What items are lauded by the public and chefs that are overrated?
You really want to get me into trouble, don’t you? At one time, it was fashionable to eat a macrobiotic diet. The basis for most of those was brown rice. My friends in Japan say, “If we have to eat brown rice again, we would prefer not to eat rice.”

When you infuse oil with truffles, all you’re doing is contaminating the oil. People say, “Oh, it’s got truffle oil in it; it’s got to be splendid.” The truffle “oil” is not from truffles, but is a chemical synthesized from sulfur.

Are we distracted from what real food should be because of fast-food chains?
I happen to like McDonald’s and In-N-Out Burger because they satisfy a need. Most countries think food should taste good, but we expect it to be cheap, costwise. We look at food as a right that we deserve. We don’t deserve anything. Most Americans think they should have the best of food, the best preparation, and they have no idea what that is, in either case.

What’s your view of food trends, both in the private sector and in restaurants? Like the keto diet, sous vide cooking and avocado toast?
How many (trends) are really worth dealing with? Some are merely cooking styles, such as sous vide, and aren’t the basis of anything. They come in and go out of fashion. No one talks about cuisine minceur anymore, which is a low-calorie cuisine you found in spas. Even nouvelle cuisine has disappeared. Some of the most traditional dishes are not the showiest. For example, ribollita is a Tuscan minestrone into which you put dry bread and then recook it. It looks like mush and diners don’t want to see that, but the taste is wonderful.

Your store was doing farm-to-table long before Sacramento branded itself America’s Farm-to-Fork Capital in 2012.
Farm-to-Fork was a very good idea because we live in an agricultural area. I know when it first started it was considered a bit of a joke, but when anything that’s novel first starts, people don’t consider it seriously. Now I think it’s very serious. One thing that’s curious is that the Sunday farmers markets have become the local version of church. People don’t go to church as much anymore, but they do go to farmers markets. And the gym. (Years ago) we had a customer who would come to us and buy eggs to sell at the farmers market. No one could prove those eggs didn’t come from her chickens.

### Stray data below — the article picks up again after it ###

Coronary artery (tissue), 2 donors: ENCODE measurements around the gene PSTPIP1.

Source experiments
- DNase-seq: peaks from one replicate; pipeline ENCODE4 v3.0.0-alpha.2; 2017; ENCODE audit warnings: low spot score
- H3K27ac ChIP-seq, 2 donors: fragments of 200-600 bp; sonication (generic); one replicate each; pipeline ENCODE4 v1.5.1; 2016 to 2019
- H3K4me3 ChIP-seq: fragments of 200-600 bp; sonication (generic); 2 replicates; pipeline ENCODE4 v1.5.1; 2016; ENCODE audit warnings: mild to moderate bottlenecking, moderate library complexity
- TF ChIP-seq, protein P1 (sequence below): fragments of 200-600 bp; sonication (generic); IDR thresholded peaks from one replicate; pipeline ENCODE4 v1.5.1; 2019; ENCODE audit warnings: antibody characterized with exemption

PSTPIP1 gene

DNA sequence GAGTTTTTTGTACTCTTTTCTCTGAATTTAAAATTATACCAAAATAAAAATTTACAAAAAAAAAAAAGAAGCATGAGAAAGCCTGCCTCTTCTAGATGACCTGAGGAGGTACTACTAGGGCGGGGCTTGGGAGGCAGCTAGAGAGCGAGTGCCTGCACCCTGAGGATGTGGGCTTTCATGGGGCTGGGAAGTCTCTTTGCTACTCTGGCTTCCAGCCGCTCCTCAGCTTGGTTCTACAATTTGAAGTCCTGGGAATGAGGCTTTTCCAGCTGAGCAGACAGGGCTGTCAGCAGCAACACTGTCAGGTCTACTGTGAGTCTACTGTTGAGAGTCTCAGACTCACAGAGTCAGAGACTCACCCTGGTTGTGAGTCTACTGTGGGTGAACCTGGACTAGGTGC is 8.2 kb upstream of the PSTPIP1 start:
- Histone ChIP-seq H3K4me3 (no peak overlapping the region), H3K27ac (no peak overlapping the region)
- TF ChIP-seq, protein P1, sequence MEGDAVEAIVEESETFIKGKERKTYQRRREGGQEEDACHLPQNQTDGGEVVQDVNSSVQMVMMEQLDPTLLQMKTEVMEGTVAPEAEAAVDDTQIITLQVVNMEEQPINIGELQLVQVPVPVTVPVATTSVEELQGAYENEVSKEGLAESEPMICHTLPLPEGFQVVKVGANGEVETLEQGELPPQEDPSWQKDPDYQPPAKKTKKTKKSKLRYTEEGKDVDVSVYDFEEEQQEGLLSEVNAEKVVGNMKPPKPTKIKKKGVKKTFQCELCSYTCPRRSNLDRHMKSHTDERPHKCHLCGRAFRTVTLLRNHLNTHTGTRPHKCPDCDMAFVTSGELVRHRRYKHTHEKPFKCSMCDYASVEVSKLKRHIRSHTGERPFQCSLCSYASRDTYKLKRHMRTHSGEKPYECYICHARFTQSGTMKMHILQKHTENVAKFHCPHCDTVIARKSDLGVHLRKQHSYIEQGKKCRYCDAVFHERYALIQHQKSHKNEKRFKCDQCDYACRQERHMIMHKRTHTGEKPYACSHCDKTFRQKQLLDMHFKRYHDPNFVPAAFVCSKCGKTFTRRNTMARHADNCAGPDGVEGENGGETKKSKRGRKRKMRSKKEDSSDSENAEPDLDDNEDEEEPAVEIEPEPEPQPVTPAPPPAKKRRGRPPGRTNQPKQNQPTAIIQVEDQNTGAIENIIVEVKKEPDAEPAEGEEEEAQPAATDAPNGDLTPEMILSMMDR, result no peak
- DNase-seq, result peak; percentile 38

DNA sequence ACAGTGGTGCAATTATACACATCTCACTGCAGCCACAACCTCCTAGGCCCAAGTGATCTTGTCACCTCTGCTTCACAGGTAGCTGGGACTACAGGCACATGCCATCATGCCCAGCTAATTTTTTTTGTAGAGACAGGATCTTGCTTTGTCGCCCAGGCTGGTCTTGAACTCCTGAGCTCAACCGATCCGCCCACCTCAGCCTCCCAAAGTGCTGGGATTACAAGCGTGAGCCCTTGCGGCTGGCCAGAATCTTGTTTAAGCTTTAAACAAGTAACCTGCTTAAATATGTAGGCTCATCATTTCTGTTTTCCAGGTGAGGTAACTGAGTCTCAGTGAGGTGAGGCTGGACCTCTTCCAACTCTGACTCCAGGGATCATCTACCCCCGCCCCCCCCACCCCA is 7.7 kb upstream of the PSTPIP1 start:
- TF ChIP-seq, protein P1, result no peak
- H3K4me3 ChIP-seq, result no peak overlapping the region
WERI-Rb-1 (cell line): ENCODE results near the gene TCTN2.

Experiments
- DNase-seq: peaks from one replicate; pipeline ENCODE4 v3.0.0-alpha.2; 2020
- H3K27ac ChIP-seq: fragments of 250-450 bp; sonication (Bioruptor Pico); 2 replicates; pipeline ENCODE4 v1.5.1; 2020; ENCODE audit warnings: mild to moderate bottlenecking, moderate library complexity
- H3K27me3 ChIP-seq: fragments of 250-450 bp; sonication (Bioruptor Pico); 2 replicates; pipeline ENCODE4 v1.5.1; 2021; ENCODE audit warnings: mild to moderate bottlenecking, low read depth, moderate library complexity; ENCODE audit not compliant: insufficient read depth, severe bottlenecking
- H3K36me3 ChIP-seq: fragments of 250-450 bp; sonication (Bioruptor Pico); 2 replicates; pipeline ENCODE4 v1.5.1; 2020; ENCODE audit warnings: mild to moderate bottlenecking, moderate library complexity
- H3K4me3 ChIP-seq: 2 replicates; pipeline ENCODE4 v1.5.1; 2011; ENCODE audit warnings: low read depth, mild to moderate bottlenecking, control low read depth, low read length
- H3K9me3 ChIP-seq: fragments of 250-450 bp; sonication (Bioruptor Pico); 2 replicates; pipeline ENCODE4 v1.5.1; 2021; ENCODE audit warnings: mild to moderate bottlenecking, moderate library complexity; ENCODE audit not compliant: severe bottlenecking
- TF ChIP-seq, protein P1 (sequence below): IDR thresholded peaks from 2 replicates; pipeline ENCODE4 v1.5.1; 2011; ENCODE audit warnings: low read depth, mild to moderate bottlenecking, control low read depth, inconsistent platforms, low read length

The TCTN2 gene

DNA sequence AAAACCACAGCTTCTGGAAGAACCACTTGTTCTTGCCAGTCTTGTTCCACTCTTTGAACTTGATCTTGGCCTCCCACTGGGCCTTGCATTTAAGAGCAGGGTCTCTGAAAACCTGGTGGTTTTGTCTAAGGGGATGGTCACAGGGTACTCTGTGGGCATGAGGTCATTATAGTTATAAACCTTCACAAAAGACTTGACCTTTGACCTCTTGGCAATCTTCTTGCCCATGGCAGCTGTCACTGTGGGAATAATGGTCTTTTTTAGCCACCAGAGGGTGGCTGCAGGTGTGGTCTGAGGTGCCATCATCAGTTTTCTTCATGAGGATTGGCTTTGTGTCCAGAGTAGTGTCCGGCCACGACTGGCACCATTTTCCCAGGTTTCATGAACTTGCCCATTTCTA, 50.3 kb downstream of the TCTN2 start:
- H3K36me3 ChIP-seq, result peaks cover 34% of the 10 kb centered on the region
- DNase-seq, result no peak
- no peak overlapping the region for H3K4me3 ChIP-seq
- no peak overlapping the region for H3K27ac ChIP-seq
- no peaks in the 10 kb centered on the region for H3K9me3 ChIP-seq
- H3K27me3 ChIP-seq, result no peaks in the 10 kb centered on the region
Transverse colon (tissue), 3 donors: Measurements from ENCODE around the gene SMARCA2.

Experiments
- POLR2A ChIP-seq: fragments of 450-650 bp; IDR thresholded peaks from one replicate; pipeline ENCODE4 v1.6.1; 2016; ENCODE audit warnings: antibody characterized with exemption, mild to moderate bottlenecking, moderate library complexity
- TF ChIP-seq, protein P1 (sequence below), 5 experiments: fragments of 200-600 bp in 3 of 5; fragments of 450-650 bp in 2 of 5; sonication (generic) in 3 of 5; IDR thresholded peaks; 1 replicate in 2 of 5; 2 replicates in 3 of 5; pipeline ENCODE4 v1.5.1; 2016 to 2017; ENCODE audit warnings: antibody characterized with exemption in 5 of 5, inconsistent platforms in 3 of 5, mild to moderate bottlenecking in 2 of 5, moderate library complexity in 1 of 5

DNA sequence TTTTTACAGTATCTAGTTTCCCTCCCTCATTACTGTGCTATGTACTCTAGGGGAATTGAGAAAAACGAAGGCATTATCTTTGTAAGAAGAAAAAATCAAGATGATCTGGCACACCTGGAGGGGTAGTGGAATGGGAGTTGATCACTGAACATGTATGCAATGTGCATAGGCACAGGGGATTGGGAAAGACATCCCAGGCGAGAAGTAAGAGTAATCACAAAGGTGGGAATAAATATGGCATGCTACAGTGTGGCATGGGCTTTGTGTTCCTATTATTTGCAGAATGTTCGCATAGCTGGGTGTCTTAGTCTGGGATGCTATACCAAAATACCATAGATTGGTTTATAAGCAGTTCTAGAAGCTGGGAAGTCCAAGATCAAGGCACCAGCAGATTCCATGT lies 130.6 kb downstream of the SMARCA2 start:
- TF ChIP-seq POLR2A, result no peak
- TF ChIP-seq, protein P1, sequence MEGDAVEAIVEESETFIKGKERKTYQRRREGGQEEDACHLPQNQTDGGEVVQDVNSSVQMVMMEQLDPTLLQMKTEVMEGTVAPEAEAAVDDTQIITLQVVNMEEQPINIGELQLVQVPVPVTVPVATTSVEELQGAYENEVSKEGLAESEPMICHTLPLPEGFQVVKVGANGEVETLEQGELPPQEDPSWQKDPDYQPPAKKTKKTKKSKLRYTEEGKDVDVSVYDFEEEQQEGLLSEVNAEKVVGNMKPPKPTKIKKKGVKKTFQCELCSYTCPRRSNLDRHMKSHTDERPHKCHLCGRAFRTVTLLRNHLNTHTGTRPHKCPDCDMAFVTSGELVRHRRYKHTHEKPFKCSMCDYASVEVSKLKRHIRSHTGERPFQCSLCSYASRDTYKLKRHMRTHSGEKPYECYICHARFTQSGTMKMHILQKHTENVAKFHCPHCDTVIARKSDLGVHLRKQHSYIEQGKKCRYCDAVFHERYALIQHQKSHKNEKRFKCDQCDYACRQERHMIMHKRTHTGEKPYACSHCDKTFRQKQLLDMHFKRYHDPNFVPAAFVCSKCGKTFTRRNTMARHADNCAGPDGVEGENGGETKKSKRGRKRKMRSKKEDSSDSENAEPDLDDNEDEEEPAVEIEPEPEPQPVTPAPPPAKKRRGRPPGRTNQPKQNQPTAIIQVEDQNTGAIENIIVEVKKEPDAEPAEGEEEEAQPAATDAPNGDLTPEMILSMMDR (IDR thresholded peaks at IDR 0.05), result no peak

You’ve described yourself as shy, yet you’re insatiably curious and you can be very direct.
I’m modest because I don’t have a lot of salient characteristics. I became interested in what I do because I don’t like getting hurt, so in order to avoid that I didn’t do sports growing up. On the other hand, I’ve been doing this for a very long time. It takes a lot of midnight oil, a lot of time and effort. I’ve read all the books you see around here. (One whole room is filled with them.) I have another house that has more books than this, and I’ve read all those, too. I’m more interested in things than I am in doing things.

You’ve produced your signature newsletter since 1965, recommending items and educating your customers about them.
Part of how I select things is how interesting and novel they are, which will end up on our store’s shelves. There are people in the hinterlands making interesting, small things. Sometimes they work, sometimes they don’t.

Many of your discoveries have been made at international food and wine trade shows.
Sometimes you have to travel to find things; sometimes they land on your lap. Under the current situation we have in the world, it’s much less interesting to go find products because everyone thinks a priori (theoretically deduced) that they’re going to be unhealthy because they’re not made here. That’s not true. (For example) we probably have to recall more products in this country because of salmonella and E. coli than any other country in the world.

The new currency among millennials seems to be learning culinary skills at cooking classes.
They want to say to their peers, “I know more about cooking than you do.” They say they have more experience, they’ve gone to more places, but they never learned anything.

More people than ever are dining out, yet it seems etiquette is eroding.
The table is one of the most civilizing places in the world because there is a certain etiquette to be applied, yet fewer people know how to act at table. They think they can do what they want. Bullshit—they can’t. Most Americans have absolutely no idea how to use table utensils. Watch how some people cut a piece of meat, for instance.

Do you feel you’ve accomplished everything you set out to do?
Corti Brothers is a small business that hasn’t reached the pinnacle of success. The biggest problem is the world is very big and something new is always available. There is always something beyond.

Where does the future of Corti Brothers lie?
Hopefully we’ll be here at least another 10 years. You have to spend a lot of time making sure what you can do is better than what someone else can do. In that respect, I’ve been very lucky because I had a very indulgent father who rarely said no. On the other hand, he also said, “If you buy it, sell it.” So there you are.